Amanda Waite, Case Manager at Dental Protection, looks at why a regular review of your patients’ medical histories and understanding their significance improves patient safety.
One of the first principles we learn at dental school is the importance of taking a detailed medical history before treating any patient. Most dental schools have their own designed medical history questionnaire, and this shapes the format, style, and extent of any further questioning of the patient on points arising from their medical history.
Many practices, in similar fashion, use their own medical history questionnaires that patients are asked to complete when attending the practice for the first time. In most cases the design provides for the patient to answer “yes” or “no” to a set of predetermined questions, and then to sign and date the completed questionnaire. The dental healthcare professional (DHP) then ensures that the patient has properly understood all the questions (for example, where patients leave one or more answers blank), and where “yes” answers have been given, further questioning of the patient will allow the details of any response to be clarified and expanded upon. Sometimes this highlights areas where further information needs to be gathered – perhaps contacting the patient’s medical practitioner, with the patient’s consent, or by asking the patient to bring a list of any medication they are taking along to their visit, so that the precise drugs and dosages can be identified with certainty.
When things go wrong
In several recent cases, the patient’s medical history has been at the heart of negligence claims brought against dentists and other dental team members. For example, a failure to consider certain allergies to drugs, especially penicillin and other antibiotics, or to recognise the significance of long-term anticoagulants predisposing to postoperative bleeding, or the potential for drug interactions. Medications can also have side effects that cause visible changes in the soft tissue, for example phenytoin, calcium channel blockers and anti-retroviral preparations.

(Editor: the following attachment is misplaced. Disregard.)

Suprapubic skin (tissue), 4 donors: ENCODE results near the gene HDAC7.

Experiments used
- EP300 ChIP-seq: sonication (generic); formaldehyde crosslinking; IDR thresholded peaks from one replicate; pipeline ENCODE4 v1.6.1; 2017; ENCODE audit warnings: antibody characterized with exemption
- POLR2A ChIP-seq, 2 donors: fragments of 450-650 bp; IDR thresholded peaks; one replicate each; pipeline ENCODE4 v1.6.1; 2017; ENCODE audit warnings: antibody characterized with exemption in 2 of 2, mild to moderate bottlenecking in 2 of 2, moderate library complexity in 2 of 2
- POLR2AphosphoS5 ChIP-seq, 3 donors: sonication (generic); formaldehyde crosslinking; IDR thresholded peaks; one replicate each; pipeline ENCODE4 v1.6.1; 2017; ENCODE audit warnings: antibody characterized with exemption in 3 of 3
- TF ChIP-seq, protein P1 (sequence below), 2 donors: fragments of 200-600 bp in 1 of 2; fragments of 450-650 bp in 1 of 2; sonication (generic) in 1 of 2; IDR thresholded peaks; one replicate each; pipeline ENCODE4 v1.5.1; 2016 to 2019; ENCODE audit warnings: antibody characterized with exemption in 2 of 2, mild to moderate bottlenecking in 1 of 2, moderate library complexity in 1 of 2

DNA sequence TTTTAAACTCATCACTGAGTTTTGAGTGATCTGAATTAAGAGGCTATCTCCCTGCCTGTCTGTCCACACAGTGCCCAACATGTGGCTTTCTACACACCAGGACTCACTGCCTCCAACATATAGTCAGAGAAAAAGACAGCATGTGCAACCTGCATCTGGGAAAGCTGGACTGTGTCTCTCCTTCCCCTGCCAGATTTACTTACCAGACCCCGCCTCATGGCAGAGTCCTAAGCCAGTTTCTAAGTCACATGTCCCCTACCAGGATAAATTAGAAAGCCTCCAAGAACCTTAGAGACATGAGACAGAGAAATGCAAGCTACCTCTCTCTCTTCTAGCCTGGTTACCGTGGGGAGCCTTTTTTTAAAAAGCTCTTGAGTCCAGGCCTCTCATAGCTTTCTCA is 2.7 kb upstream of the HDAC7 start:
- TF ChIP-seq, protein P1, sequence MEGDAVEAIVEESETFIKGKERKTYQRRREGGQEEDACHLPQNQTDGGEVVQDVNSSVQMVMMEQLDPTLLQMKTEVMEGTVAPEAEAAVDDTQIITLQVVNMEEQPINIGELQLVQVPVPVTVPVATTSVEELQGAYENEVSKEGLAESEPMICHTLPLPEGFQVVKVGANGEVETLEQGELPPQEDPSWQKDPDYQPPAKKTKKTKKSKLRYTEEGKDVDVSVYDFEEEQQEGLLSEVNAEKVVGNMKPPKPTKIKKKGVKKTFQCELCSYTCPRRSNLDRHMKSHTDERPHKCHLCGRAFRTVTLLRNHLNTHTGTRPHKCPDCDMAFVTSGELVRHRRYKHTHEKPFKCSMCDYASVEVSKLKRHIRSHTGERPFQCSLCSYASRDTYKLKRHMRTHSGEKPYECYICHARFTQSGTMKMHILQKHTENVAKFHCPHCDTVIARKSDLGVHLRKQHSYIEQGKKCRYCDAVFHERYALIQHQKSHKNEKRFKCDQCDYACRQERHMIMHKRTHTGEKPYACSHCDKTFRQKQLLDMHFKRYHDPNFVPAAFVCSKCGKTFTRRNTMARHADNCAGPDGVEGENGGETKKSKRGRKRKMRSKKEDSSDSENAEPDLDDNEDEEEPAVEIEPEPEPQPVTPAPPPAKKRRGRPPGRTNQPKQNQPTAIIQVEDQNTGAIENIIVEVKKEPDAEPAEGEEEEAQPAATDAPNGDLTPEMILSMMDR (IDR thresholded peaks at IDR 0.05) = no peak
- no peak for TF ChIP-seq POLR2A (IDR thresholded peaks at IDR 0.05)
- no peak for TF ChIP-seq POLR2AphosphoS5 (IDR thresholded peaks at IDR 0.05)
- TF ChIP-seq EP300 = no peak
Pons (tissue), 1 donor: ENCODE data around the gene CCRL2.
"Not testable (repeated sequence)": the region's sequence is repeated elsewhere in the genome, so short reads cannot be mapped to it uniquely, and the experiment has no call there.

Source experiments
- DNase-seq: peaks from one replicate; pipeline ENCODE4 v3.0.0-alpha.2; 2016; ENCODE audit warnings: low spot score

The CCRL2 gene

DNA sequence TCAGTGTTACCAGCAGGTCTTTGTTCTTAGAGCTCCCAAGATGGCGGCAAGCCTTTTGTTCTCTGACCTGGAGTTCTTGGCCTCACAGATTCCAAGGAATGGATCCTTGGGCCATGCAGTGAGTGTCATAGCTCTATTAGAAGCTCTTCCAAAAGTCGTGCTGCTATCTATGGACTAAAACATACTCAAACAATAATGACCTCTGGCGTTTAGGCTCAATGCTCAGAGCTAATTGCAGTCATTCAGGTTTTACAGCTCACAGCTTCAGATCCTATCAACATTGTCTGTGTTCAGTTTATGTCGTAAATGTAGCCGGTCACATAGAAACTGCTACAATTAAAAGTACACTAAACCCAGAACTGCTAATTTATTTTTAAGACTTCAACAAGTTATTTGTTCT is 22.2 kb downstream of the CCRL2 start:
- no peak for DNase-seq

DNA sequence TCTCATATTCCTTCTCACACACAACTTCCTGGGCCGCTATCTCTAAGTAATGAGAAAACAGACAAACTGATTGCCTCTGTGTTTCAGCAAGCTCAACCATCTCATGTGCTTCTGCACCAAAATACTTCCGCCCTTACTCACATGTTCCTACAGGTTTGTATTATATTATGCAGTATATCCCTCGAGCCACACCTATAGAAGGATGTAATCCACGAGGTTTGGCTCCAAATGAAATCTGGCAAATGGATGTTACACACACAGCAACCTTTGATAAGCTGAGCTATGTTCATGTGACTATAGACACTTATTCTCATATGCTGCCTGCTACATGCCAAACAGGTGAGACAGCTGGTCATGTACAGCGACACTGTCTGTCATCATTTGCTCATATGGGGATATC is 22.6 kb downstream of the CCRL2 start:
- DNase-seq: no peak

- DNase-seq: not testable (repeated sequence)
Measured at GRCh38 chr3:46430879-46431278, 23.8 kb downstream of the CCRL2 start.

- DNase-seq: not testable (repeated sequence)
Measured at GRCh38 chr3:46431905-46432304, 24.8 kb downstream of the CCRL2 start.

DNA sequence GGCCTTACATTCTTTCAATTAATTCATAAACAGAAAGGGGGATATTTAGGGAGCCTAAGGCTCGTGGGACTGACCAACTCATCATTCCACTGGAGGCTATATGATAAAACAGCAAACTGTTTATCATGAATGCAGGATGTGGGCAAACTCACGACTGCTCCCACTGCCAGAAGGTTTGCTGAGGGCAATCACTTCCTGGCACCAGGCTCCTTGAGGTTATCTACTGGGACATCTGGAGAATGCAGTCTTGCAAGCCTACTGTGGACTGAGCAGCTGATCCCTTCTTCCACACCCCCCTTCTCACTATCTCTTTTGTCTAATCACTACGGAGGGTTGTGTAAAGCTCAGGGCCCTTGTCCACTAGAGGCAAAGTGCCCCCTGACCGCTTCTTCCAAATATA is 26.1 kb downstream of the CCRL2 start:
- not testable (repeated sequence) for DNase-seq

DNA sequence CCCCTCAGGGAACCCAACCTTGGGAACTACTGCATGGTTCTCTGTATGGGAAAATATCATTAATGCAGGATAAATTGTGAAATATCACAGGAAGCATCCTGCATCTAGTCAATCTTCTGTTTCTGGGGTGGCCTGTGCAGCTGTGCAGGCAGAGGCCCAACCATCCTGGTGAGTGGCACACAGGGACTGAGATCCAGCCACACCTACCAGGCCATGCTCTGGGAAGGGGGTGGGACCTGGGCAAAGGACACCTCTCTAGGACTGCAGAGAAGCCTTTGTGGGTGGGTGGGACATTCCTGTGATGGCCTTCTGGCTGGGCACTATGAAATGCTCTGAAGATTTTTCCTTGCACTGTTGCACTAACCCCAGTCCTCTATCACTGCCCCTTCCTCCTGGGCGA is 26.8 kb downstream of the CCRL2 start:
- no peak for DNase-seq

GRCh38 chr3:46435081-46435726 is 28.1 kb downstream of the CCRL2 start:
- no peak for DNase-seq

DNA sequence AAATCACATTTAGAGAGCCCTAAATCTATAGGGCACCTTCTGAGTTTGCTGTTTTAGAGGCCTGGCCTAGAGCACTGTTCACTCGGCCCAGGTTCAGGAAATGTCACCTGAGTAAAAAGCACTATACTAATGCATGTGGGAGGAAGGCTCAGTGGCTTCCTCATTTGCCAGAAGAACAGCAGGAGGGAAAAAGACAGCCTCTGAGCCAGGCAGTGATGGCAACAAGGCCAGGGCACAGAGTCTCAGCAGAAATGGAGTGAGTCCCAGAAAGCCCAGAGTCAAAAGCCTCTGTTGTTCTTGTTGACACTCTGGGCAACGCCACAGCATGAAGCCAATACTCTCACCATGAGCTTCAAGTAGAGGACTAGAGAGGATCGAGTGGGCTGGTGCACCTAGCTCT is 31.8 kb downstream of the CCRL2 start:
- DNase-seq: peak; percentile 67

Cases such as these often reveal that although a clinician might have taken a comprehensive medical history when the patient first attended as a new patient, this process has either not been repeated or has been much more superficial, when the patient has returned for successive courses of treatment. In most cases, no further written medical history questionnaire is ever undertaken, and indeed there is rarely any note on the record card to confirm what (if any) further questioning has taken place to update the patient's medical history.
This can be a considerable embarrassment when the patient has attended the same practice over many years, and the clinician is apparently still relying on the patient's original medical history details.
Medical histories change
It is self-evident that a patient’s medical history status is not static and indeed a patient's medication prescribed by others may change from visit to visit. It is prudent, therefore, to ensure not only those changes in medical history, including medication, are regularly checked and updated, but also that this fact is clearly recorded as a dated entry in the patient’s clinical notes. The Code of Practice: Professional Behaviour and Ethical Conduct states:
“9.1 You must keep legible, accurate, comprehensive and up-to-date records for all your patients”, and this would include their medical history.”
Many DHPs take medical health histories verbally and if no positive or significant responses are elicited, an entry such as “MH – nil” is made in the records. While better than no entry, this approach carries the disadvantage that it can be difficult or impossible to establish precisely what questions were asked of the patient, in what terms, and what answers were given.
A well-structured health record questionnaire form, which is completed, signed, and dated by the patient, and subsequently updated on a regular basis, ideally, during each successive course of treatment, is not only in the patient’s best interest, but is also the best platform for the successful defence of cases where failure to elicit or act upon a relevant aspect of medical history leads to avoidable harm to the patient. If there is doubt regarding a patient’s medical history, it may be sensible to defer treatment pending clarification of any areas of uncertainty. In all cases, the taking and confirmation of a medical history is the role of the DHP and is certainly a key part of a DHP’s duty of care.